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US funds sector review – a recovery gaining traction

We take a closer look at how different areas of the US stock market have performed, how funds have fared, and share our outlook for the future.

Important notes

This article isn’t personal advice. If you’re not sure whether an investment is right for you please seek advice. If you choose to invest the value of your investment will rise and fall, so you could get back less than you put in.

The US vaccination programme is well underway. Over half of Americans over 18 have been fully vaccinated, with two thirds having received their first dose. But vaccinations aren’t the only thing gathering pace, the recovery in the economy is gaining traction too.

The latest figures on inflation from the US Labour department showed a 5% rise in the year to May. A sign of an economy gathering pace.

In reaction to the news, US stocks fell. The US dollar and government bonds rallied as the market fretted about the US Federal Reserve (Fed) tapering down the support it’s giving and raising interest rates earlier than expected. Raising interest rates makes borrowing more expensive which tends to mean people spend less.

Top officials at the Fed, including Chair Jerome Powell, responded by reaffirming the Fed’s belief that the increase we’re seeing in inflation will prove to be short lived. The main takeaway was that there’s some way to go yet before we see any policy tightening.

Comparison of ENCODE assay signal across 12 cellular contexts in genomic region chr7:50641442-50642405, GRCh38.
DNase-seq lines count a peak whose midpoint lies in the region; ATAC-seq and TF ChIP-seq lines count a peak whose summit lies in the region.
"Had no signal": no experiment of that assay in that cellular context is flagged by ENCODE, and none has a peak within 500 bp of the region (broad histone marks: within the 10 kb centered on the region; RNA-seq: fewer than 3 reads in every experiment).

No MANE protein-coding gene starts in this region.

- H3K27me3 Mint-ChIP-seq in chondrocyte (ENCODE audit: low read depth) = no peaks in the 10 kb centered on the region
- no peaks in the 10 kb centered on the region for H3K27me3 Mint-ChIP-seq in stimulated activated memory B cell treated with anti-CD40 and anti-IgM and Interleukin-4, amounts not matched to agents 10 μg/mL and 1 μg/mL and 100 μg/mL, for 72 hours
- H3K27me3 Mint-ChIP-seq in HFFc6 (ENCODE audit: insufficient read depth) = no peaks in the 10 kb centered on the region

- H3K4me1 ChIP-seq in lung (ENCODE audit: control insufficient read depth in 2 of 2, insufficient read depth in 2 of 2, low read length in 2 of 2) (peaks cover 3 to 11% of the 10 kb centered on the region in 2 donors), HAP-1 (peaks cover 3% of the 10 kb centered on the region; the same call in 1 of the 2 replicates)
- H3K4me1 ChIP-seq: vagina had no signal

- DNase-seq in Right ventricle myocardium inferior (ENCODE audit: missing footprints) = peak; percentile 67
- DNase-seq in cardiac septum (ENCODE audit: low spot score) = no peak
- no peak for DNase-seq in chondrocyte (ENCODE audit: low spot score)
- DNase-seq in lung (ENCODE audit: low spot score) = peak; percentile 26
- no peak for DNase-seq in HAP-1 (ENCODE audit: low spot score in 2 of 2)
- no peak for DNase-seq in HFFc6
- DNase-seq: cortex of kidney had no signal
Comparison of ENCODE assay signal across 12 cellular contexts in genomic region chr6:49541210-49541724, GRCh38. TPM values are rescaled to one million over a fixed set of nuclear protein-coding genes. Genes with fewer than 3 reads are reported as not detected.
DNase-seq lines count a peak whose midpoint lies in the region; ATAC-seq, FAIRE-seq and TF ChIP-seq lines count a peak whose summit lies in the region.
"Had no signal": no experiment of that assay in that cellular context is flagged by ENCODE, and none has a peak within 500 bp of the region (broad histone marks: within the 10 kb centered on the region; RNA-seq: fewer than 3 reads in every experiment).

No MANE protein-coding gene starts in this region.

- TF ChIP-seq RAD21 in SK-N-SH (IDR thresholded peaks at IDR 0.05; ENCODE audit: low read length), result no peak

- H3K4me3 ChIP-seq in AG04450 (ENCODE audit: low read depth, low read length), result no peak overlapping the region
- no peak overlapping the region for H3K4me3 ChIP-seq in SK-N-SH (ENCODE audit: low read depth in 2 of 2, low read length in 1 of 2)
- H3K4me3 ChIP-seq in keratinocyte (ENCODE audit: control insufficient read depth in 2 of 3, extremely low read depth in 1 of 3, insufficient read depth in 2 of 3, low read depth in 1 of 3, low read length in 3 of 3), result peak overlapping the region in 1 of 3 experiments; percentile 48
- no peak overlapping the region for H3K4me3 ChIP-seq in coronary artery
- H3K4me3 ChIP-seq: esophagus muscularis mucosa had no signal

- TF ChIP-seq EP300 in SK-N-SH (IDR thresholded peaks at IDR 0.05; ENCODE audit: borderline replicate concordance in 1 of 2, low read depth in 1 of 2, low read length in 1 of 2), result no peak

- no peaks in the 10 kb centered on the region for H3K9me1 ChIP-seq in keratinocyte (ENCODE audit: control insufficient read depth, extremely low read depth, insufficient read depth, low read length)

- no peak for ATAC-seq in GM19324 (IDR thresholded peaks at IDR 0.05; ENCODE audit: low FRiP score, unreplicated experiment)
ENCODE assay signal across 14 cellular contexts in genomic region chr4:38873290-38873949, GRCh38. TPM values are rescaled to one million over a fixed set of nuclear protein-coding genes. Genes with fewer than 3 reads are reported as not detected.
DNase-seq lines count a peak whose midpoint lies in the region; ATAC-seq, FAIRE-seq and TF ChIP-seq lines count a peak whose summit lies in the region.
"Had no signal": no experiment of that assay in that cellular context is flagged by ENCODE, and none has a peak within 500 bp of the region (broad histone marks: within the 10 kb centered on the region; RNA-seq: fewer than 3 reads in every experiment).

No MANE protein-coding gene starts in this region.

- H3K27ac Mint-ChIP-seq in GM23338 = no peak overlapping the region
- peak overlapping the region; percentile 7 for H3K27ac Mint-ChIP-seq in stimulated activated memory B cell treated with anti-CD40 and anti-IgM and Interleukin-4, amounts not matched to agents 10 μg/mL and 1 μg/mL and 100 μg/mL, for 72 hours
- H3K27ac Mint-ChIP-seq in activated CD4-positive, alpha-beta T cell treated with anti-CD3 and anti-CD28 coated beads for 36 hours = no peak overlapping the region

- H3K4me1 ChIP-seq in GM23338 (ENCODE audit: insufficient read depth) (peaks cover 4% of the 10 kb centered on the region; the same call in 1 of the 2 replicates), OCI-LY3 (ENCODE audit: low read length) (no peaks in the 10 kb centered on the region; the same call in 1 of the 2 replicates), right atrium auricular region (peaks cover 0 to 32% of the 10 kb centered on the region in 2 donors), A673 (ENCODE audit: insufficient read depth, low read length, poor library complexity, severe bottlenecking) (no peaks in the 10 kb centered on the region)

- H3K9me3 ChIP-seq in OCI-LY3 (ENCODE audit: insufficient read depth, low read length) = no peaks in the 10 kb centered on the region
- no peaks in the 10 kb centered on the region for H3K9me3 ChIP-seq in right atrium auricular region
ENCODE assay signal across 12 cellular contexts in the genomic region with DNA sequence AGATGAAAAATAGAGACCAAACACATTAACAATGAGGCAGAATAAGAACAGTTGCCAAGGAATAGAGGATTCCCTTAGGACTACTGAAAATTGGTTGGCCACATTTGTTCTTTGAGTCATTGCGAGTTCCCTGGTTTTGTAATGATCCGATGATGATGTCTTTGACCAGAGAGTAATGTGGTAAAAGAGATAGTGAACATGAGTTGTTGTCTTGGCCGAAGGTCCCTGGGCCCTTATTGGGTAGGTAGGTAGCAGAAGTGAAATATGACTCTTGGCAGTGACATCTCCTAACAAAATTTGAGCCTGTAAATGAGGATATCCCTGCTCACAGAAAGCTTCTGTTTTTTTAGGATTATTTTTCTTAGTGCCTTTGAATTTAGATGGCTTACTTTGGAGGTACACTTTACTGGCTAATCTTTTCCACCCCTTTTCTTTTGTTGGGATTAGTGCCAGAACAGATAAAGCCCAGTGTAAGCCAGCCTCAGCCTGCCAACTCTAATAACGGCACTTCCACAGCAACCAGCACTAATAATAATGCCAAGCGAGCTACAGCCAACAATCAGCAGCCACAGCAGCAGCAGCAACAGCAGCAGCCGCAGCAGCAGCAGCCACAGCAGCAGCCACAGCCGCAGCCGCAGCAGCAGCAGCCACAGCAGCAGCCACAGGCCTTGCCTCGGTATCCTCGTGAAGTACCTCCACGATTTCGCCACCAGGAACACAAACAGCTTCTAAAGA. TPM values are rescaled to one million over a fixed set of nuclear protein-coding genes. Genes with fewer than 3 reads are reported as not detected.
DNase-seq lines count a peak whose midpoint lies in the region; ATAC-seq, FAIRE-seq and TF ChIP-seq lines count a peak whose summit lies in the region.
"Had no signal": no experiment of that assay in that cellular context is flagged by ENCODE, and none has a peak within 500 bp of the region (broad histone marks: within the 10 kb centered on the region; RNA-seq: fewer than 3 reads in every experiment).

It’s worth noting that the Fed has altered its inflation target in recent times. It now targets an average inflation figure of 2%, alongside its other objectives. This means it will likely tolerate some periods of higher inflation, if it’s been preceded by a period of low inflation.

However, the Fed did release economic projections, forecasting accelerating economic growth this year. Also highlighting the potential for two rate rises in 2023, a year earlier than previously thought.

In this quarterly sector review, we take a closer look at how different areas of the market have performed, how funds have fared, and share our outlook for the US economy and stock market.

This article isn’t personal advice. If you’re not sure whether an investment is right for you, ask for financial advice.

Why are investors jittery about when interest rates could rise?

Rising interest rates can put downward pressure on share prices.

A common way to value companies is by taking the present value of future cash flows. This method considers the cash flows expected in the future and discounts them back to today to calculate what they’re worth. In this calculation, the interest rate is often used as the discount rate. And the higher the discount rate, the less future cash flows are worth and the lower the value the investment has today.

It's not all bad news though, if rates are rising it’s likely to be a sign that activity in the economy is picking up and growing. This could mean more employment opportunities if new industries crop up, and improved standards of living.